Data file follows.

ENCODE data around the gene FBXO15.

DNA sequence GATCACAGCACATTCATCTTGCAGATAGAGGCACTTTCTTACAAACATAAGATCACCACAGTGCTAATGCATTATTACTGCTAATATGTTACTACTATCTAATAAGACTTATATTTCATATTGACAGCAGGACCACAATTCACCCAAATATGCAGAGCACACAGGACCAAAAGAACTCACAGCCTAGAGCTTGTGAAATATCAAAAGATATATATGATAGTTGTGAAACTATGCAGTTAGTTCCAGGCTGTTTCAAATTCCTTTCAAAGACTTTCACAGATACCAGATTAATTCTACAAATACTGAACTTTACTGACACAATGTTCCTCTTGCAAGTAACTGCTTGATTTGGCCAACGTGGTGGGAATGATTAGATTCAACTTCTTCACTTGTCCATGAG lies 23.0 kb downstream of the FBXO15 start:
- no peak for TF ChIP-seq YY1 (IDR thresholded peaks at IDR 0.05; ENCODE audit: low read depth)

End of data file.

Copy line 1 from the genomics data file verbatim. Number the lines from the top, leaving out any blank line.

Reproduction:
ENCODE data around the gene FBXO15.